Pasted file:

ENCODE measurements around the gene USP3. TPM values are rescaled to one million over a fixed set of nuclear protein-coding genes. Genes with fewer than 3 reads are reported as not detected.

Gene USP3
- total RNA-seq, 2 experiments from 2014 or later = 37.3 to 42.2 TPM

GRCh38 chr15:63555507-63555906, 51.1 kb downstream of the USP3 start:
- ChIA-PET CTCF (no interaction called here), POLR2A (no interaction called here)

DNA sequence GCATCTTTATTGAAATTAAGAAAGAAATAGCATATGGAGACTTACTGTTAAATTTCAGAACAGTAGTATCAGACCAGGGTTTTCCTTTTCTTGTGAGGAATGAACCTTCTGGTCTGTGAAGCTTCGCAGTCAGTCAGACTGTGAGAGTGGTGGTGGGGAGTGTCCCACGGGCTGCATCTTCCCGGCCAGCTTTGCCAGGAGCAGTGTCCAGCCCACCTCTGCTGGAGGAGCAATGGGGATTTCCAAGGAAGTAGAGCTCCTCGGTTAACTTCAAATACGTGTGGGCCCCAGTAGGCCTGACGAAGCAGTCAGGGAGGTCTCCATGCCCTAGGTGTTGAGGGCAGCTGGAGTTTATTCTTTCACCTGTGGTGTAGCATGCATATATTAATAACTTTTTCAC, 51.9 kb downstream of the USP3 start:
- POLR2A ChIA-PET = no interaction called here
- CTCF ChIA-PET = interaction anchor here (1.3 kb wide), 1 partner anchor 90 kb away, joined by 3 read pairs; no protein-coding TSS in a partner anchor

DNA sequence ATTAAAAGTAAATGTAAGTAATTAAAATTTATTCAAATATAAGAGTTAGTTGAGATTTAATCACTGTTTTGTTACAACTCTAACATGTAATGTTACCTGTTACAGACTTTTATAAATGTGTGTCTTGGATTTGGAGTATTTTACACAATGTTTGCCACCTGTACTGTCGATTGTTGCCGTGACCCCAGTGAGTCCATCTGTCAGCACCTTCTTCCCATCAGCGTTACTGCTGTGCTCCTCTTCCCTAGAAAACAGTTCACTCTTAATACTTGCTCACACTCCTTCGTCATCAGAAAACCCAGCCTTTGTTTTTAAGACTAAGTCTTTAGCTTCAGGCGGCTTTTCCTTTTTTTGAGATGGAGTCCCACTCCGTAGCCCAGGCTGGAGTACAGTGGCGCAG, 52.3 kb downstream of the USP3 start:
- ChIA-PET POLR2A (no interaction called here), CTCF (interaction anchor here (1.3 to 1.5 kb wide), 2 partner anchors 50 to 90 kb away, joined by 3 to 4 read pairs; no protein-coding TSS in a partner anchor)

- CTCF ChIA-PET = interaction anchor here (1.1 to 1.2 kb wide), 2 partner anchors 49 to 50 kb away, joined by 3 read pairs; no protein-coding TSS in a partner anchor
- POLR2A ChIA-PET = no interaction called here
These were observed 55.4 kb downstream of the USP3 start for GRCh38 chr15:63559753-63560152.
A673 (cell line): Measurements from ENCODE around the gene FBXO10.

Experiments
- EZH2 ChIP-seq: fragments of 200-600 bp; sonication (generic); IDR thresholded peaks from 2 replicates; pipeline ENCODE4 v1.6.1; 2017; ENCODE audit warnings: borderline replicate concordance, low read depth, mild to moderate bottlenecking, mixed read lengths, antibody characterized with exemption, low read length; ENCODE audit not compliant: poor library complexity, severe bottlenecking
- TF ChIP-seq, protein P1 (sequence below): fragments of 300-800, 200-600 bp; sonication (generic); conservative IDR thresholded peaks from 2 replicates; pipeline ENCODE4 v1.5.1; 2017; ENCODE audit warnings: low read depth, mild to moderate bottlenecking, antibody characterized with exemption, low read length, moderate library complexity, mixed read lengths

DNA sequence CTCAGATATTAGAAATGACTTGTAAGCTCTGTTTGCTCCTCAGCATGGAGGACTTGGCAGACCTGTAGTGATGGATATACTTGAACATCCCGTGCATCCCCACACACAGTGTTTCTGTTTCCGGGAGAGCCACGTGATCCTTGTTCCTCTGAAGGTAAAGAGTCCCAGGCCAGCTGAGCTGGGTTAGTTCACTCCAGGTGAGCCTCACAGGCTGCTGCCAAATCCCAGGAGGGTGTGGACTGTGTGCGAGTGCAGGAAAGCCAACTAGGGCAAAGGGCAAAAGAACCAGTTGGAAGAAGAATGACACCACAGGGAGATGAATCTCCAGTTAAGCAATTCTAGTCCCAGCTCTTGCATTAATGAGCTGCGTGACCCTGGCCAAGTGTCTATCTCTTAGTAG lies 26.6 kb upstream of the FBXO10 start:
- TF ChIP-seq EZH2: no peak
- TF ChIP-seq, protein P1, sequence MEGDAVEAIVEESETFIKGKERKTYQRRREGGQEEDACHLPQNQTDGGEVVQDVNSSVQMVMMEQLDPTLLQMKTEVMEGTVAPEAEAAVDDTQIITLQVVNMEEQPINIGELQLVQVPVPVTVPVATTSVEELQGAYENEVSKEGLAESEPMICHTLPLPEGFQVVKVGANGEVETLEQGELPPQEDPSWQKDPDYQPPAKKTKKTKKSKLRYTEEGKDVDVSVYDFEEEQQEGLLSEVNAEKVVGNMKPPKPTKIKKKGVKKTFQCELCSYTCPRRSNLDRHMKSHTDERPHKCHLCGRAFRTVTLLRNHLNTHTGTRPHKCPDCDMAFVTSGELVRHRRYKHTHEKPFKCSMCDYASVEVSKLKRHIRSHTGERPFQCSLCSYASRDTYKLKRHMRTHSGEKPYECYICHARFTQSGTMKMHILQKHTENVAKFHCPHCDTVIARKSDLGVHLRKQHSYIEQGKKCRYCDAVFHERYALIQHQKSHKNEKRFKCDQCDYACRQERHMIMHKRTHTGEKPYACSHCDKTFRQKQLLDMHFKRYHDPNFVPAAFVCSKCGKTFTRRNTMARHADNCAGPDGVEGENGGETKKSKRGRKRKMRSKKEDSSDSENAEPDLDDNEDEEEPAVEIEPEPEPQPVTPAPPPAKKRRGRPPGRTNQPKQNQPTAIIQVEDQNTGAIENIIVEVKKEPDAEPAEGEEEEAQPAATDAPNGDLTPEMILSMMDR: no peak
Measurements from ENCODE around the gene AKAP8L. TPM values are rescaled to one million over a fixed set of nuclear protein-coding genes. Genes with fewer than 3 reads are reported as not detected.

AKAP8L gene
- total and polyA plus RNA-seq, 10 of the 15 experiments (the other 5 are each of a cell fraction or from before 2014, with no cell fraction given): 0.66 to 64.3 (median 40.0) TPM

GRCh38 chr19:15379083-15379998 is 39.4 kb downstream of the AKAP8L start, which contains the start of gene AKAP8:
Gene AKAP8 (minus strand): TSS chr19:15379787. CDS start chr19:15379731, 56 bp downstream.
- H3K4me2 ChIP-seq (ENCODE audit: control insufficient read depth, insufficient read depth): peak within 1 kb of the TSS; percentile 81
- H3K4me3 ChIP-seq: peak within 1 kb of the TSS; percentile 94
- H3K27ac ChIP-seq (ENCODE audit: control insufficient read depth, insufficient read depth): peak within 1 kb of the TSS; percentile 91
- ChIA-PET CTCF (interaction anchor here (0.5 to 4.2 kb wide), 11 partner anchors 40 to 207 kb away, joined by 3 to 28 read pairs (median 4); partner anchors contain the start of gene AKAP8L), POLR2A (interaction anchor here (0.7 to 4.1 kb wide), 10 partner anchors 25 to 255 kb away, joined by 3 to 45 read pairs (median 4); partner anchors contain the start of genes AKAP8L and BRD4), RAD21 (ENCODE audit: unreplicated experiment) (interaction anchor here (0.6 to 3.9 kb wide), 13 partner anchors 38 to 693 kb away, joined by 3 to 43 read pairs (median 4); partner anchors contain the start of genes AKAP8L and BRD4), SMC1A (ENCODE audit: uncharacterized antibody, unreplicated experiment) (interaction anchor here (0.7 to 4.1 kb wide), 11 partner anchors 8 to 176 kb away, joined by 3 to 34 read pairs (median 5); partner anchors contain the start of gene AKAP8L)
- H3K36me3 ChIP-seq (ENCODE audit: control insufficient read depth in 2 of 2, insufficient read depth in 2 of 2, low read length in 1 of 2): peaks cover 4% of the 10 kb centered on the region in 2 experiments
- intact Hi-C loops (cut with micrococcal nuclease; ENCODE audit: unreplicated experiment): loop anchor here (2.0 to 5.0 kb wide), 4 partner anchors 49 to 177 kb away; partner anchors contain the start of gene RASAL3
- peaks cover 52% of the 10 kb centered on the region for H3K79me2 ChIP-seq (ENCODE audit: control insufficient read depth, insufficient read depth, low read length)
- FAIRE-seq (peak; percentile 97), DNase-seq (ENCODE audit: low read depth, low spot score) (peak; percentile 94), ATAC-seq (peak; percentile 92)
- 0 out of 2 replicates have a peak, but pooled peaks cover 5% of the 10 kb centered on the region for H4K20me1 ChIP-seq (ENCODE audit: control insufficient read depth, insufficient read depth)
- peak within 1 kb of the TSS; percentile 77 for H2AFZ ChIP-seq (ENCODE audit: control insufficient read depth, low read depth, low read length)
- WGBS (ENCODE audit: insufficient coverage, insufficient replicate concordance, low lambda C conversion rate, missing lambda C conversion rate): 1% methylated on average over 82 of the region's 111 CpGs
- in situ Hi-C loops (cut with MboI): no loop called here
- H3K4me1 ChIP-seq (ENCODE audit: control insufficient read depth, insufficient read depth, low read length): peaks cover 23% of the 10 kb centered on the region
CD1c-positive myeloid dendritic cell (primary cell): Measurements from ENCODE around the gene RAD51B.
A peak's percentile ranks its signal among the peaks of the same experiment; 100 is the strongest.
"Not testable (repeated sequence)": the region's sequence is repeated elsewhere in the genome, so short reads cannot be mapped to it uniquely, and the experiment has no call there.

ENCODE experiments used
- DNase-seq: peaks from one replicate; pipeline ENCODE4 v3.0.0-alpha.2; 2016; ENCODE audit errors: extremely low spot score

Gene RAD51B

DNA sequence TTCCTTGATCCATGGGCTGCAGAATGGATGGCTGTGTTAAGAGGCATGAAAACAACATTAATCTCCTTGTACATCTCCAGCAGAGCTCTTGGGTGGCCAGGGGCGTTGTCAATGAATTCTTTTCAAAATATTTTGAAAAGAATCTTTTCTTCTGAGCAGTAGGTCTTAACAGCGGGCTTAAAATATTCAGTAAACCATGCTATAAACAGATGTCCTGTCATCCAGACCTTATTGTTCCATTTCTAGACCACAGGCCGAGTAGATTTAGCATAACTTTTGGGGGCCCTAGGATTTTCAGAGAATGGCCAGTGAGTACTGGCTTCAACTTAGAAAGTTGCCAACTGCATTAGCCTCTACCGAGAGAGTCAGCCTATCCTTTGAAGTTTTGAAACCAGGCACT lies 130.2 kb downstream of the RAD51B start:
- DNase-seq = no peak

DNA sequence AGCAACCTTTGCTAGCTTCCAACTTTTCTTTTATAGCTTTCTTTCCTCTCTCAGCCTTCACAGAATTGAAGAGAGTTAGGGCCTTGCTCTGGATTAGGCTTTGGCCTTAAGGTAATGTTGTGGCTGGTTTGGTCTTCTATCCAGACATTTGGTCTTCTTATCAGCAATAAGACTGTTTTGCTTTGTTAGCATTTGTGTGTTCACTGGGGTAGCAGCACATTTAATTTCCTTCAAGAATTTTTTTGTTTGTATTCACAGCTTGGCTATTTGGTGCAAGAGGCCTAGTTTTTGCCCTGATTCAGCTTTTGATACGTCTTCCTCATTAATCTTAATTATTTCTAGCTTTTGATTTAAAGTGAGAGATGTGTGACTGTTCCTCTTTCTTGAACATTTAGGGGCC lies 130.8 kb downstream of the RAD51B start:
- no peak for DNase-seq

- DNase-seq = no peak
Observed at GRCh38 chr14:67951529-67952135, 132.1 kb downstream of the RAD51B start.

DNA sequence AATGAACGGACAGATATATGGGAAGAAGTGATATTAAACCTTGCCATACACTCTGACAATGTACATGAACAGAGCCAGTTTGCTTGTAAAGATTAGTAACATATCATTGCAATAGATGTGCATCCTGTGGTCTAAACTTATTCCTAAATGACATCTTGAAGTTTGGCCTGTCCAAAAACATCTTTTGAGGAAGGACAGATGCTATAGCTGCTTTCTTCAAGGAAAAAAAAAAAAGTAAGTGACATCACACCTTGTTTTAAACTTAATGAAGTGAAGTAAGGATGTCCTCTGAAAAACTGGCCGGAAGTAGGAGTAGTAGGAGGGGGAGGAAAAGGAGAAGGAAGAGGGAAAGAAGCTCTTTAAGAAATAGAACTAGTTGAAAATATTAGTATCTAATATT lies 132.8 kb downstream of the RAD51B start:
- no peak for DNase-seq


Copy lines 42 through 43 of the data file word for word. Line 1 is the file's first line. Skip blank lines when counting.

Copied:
ENCODE experiments used
- DNase-seq: peaks from one replicate; pipeline ENCODE4 v3.0.0-alpha.2; 2016; ENCODE audit errors: extremely low spot score